Injection molding machines are able to form very detailed plastic parts, simply by squirting plastic into a mold. 3D printers squirt plastic. Why no one thought of using a 3D printer extruder to push plastic into a mold until now is something we’ll never know.
[bfk] has been working on a way to produce very small, very detailed parts for a while now, and realized the extruder of a 3D printer serves most of the functions of an injection molding machine. It takes plastic, melts it, and forces it through an orifice. Whether that plastic goes to a build platform or into a mold is beside the point; but with a simple silicone mold, anyone can replicate extremely small parts with a tool every hackerspace already has.
The tools required are RTV rubber, which is the most popular mold material around. Aside from that, it’s just silicone lubricant, dowels and LEGO to make sprues, and of course something to make a mold from. Once the mold is made, it’s a simple matter of holding the mold up to the nozzle of a printer and extruding a bit of plastic.
The resulting ‘print’ is as detailed as the best prints that will ever come off a resin printer. It’s great for making parts for very small models like [bfk]’s current project, but this technique could be expanded to anything that needs a lot of small plastic parts with tight tolerances.
Video of the process below.
Continue reading “Turning a 3D Printer into an Injection Molding Machine”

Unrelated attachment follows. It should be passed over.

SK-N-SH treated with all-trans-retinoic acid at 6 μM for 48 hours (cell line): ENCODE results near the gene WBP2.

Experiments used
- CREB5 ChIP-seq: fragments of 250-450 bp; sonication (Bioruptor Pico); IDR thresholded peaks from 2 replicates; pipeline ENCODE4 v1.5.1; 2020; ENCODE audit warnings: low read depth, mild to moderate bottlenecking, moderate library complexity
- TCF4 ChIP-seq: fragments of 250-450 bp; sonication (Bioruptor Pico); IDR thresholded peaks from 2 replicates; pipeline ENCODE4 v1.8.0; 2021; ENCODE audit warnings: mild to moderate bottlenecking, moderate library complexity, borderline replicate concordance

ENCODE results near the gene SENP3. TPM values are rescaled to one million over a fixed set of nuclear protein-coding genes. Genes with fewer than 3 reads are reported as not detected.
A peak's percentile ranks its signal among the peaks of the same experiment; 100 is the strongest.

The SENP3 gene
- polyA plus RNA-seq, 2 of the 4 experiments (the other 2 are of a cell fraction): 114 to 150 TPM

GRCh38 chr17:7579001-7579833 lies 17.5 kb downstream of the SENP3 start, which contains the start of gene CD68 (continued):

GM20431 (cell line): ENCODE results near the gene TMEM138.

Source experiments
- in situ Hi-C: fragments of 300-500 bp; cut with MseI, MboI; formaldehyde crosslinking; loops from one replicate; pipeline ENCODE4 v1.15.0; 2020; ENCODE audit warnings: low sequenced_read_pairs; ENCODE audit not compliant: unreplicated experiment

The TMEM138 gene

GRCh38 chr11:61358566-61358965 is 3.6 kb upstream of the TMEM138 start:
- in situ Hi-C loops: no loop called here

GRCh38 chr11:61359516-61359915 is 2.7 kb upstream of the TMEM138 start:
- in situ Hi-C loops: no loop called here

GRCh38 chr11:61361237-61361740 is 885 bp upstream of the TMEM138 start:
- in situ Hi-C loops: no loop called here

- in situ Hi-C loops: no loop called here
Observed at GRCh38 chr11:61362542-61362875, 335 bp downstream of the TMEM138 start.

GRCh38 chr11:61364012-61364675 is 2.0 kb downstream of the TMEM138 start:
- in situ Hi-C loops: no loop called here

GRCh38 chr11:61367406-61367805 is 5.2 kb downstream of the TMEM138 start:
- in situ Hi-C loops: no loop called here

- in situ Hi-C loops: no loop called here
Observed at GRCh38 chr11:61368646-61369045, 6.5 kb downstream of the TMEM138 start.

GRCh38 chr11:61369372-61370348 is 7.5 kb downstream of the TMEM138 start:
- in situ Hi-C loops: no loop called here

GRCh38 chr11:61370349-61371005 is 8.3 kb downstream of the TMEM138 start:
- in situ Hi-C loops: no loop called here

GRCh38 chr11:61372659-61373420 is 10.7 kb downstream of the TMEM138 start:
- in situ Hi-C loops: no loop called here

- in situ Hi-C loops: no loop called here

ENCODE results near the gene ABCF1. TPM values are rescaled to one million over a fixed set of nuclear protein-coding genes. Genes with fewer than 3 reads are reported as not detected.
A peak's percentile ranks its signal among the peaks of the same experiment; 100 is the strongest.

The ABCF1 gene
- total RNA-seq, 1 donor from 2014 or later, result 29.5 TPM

One of the bigger problems with any CNC machine or 3D printer is the issue of missed steps when moving the toolhead. If a stepper motor misses a step, the entire layer of the print – and every layer thereafter – will be off by just a tiny bit. Miss a few more steps, and that print will eventually make its way into the garbage. [Misan] has the solution to this: closed loop control of DC motors for a 3D printer.
Most printer firmwares use an open loop control system for moving their motors around. Step a few times in one direction, and you know where the nozzle of a 3D printer will be. Missed steps confound the problem, and there’s no way for the firmware to know if the nozzle is where it should be at any one time.
[Misan]’s solution to this was a DC motor coupled to an optical encoder. Both the motor and the encoder are connected to an Arduino Pro Mini which receives step and direction commands from the printer controller. The controller takes care of telling the motor where to go, the Arduino takes care of making sure it gets there.
The entire build is heavily derived from ServoStrap, but [Misan] has a very cool demo of his hardware: during a print, he can force the X and Y axes to either side, and the Arduino in each motor will move the print head back to where it needs to be. You can check that out below.
Continue reading “Closed Loop Control For 3D Printers”
Valentine’s Day is about a month away, long enough for everyone to
butcher upgrade their 3D printers to squirt out chocolate. Food printing was a hot item at this year’s CES, but it is hardly new. Before many of you were born [Hans] left his job at the Council for Scientific and Industrial Research to produce chocolate out of his garage in South Africa. This one prints 8 at a time!
Many years before he was extruding lawnmowers from raw pellets, [Hans] built the 8-tentacled Choctopus. He gets away with using only one chocolate pump – from some experience, by far the most challenging component – by simply splitting the ooze pipe with three tiers of T intersections. The whole design is actually patented and revolutionary for 19 years ago but to our readers probably unremarkable.